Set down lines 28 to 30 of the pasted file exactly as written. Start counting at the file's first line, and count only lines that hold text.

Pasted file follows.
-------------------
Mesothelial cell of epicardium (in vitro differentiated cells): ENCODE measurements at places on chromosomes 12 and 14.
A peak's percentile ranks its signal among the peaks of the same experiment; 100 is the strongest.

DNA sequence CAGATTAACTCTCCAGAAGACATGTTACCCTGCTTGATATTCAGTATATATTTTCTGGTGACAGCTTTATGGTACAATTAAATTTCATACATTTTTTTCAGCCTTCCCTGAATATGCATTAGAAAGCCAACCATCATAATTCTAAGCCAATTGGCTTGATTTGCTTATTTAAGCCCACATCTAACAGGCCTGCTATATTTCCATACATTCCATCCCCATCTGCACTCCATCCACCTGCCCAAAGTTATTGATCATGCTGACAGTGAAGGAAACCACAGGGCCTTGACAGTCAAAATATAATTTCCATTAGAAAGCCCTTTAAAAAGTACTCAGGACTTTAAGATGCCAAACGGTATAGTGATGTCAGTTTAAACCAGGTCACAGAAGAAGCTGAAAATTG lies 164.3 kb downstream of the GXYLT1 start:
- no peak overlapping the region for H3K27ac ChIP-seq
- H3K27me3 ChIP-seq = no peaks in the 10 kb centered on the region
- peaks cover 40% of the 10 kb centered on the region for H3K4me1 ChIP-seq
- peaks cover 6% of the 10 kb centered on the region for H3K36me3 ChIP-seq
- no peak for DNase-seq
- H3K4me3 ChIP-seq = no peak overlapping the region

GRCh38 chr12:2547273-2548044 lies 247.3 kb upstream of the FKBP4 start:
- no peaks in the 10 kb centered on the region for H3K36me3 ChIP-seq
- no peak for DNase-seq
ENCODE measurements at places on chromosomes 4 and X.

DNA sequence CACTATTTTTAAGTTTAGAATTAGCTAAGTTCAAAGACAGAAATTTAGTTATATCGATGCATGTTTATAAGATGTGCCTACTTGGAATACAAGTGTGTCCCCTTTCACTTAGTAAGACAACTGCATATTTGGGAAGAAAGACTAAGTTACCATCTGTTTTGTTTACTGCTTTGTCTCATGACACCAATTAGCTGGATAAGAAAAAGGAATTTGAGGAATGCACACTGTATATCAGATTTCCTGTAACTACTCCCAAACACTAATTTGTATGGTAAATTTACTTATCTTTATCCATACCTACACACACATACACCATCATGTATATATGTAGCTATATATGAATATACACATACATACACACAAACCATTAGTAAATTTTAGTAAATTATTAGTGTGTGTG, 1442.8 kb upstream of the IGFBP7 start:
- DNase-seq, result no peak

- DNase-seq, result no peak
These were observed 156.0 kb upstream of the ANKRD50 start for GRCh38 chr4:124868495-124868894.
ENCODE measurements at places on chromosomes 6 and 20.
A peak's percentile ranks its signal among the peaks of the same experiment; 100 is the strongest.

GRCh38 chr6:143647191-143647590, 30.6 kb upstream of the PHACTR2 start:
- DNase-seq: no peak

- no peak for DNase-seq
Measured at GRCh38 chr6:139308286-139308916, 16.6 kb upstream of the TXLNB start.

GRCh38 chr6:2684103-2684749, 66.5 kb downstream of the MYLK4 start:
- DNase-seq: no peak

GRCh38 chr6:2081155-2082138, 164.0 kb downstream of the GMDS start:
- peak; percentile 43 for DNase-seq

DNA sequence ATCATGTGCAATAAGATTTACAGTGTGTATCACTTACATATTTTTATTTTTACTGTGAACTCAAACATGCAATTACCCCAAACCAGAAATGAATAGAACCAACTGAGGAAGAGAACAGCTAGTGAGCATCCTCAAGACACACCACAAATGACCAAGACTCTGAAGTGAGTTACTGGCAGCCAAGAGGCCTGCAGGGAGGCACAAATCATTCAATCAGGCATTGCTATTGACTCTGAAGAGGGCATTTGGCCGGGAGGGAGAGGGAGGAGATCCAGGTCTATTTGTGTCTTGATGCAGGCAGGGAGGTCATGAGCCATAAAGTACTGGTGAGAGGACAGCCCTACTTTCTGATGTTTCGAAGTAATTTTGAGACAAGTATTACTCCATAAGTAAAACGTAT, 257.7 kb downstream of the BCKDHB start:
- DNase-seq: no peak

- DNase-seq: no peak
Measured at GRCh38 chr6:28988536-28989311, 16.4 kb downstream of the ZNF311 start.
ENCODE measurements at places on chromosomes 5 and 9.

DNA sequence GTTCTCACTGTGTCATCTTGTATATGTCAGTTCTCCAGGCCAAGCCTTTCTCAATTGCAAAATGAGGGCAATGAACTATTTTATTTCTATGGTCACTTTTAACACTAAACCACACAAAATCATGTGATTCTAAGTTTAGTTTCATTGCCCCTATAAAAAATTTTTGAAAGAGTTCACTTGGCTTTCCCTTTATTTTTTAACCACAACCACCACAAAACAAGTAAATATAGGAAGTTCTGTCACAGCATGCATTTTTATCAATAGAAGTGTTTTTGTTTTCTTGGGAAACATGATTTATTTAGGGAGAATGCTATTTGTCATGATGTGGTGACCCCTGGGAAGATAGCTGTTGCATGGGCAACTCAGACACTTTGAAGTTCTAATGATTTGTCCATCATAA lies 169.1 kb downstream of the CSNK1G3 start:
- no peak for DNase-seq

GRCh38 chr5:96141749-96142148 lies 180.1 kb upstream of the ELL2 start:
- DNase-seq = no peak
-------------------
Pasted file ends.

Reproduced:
DNA sequence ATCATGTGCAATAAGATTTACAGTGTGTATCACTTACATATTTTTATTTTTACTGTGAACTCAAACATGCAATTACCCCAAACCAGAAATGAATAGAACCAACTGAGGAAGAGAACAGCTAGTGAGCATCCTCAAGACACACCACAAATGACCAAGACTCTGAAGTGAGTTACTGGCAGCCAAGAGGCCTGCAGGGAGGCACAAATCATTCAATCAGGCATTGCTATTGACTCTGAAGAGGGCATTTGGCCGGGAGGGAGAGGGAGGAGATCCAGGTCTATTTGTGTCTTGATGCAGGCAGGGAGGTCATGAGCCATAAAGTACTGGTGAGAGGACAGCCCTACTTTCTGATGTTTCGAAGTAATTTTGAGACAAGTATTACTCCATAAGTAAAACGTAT, 257.7 kb downstream of the BCKDHB start:
- DNase-seq: no peak

- DNase-seq: no peak